For years, we have anxiously awaited Leslie Iwerks’ documentary about Walt Disney Imagineering. Well, it’s finally here as part of the launch of Disney+. We reviewed the first episode “The Happiest Place On Earth” earlier this week. The first episode covered the advent of WDI through to the end of Walt Disney’s life. For the second episode, which premiered today, we delve into the development of Walt Disney World as Walt’s brother Roy attempts to fulfill his brother’s dying wishes, despite the risky endeavor. A second generation of designers carry out the last of Walt’s ideas and form EPCOT, where the Imagineers achieve a higher purpose, beyond entertainment.
There are certainly plenty of documentaries and excellent books out there on the development on EPCOT Center, but for the first time since 1982, a mainstream media offering captures the importance, brilliance, and magic of what was possibly the greatest feat in the history of entertainment.
The documentary paints an optimistic view that EPCOT’s ideals would continue for generations to come, a viewpoint that comes at a somber time given the park’s ongoing overhaul, which only stresses educational values as an afterthought to appease fans and creatives who lament what was lost. Even if you never visited EPCOT Center at its height, you’ll likely feel that sense of loss thanks to the episode’s abrupt, yet captivating look at why the park was so special.
I only say abrupt for the EPCOT Center portion because I know one could spend years researching and telling the stories of the park’s development, as well as each individual pavilion’s offerings. For the sake of an entertaining documentary series for all, I think the content was handled brilliantly.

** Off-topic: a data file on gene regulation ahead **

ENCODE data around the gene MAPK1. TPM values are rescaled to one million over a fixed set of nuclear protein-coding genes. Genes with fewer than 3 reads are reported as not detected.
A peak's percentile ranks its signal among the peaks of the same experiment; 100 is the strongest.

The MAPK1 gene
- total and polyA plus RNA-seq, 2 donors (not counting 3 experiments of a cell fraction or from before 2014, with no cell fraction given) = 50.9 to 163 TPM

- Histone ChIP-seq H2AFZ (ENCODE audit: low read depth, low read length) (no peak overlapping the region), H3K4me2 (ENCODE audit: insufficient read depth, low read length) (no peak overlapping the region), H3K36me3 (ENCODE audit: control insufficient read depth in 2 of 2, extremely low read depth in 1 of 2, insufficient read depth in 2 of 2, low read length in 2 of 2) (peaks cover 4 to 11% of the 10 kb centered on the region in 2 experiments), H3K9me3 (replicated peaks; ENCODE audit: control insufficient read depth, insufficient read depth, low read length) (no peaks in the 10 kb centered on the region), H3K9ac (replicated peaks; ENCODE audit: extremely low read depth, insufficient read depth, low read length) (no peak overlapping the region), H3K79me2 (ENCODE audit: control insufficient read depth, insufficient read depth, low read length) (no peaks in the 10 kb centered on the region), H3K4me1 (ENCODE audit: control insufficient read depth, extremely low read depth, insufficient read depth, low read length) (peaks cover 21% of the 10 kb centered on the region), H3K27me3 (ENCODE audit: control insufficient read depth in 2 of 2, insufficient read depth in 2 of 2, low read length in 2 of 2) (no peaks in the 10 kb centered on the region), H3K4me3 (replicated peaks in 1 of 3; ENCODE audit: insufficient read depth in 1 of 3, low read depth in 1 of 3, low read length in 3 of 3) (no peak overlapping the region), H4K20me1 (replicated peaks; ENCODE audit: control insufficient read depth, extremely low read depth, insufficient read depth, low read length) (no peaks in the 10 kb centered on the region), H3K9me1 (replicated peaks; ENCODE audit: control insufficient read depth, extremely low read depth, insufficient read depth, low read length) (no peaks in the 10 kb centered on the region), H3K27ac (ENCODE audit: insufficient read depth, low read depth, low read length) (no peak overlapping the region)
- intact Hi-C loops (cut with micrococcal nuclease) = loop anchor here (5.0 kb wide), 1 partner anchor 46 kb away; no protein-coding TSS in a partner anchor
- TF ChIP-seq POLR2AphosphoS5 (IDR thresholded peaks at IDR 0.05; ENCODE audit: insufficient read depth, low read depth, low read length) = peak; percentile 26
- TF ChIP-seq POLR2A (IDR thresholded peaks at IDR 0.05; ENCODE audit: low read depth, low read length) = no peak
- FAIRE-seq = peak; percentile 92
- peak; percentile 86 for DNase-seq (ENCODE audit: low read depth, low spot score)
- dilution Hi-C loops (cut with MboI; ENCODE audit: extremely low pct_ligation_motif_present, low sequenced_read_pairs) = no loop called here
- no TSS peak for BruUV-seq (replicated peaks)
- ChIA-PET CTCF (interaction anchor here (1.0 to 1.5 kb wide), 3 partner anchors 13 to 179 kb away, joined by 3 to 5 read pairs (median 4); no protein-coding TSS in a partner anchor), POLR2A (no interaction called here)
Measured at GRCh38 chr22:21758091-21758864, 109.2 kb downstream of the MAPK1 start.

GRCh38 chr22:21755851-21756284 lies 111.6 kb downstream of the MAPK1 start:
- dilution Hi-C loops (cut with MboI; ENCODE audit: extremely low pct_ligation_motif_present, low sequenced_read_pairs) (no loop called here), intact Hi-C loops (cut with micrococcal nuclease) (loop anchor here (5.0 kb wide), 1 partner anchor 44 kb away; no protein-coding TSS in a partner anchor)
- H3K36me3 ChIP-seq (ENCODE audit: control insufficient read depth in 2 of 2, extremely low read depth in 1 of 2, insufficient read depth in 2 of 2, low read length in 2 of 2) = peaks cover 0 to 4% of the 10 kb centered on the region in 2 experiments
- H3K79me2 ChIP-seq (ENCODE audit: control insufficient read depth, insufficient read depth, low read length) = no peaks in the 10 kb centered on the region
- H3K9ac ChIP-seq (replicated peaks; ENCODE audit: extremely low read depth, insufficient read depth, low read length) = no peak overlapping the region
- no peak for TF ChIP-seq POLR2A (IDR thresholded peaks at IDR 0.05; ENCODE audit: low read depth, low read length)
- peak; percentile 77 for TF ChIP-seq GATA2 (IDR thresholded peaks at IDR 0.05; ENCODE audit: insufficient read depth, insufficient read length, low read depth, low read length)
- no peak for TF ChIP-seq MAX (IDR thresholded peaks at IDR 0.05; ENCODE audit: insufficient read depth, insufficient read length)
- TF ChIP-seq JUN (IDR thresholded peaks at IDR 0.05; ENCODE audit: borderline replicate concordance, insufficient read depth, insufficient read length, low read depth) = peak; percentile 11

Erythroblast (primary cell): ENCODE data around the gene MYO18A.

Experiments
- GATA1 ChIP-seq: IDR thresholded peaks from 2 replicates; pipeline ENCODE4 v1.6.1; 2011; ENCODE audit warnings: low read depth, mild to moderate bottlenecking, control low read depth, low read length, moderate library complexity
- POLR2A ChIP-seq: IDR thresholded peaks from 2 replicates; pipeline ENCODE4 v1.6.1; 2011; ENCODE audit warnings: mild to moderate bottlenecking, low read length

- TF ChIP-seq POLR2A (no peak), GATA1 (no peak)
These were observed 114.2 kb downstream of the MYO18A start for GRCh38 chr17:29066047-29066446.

Iwerks also understood that the development of the Magic Kingdom was secondary to EPCOT, giving a majority of the one hour runtime to the Experimental Prototype Community of Tomorrow.
The highlight of the episode for me was the explanation of all the new technology that was developed to bring EPCOT to life. I’m overjoyed that millions of Disney+ subscribers will get to discover what Imagineers did to create what was my favorite Disney Park.
The episode also includes fun jaunts to the Haunted Mansion and Space Mountain.
The series continues to be very honest, weaving the tail of the tremendous growth of WED leading into the larger projects, and then of the near-collapse of the entire organization following layoffs and Disney’s corporate issues in the early 1980’s.
It’s fun as a child of the 80’s-90’s to see the collision of Imagineers who built Disneyland with the names responsible for the attractions that opened in my lifetime.
A short, but thoughtful section of the program also covers the development of Tokyo Disneyland and its unique connection to its target guests. Again, one could talk for hours about such a topic, but The Imagineering Story makes the subject matter concise, remaining interesting for viewers of any knowledge level with the history of the Disney Parks.
Again, The Imagineering Story did not disappoint, and I am anxiously awaiting next Friday’s episode capturing the arrival of Micheal Eisner and Frank Wells. Based on how honest the series has been so far, I think the best stories are yet to come…
If you grew up going to Walt Disney World, you’ll probably want to prepare to get emotional again with Episode 2’s touching take of Roy Disney continuing Walt’s last dream. Archival footage captures the glory of Walt Disney World in the 1970’s and 80’s, sure to tug on the heartstrings of anyone who visited in those years and beyond.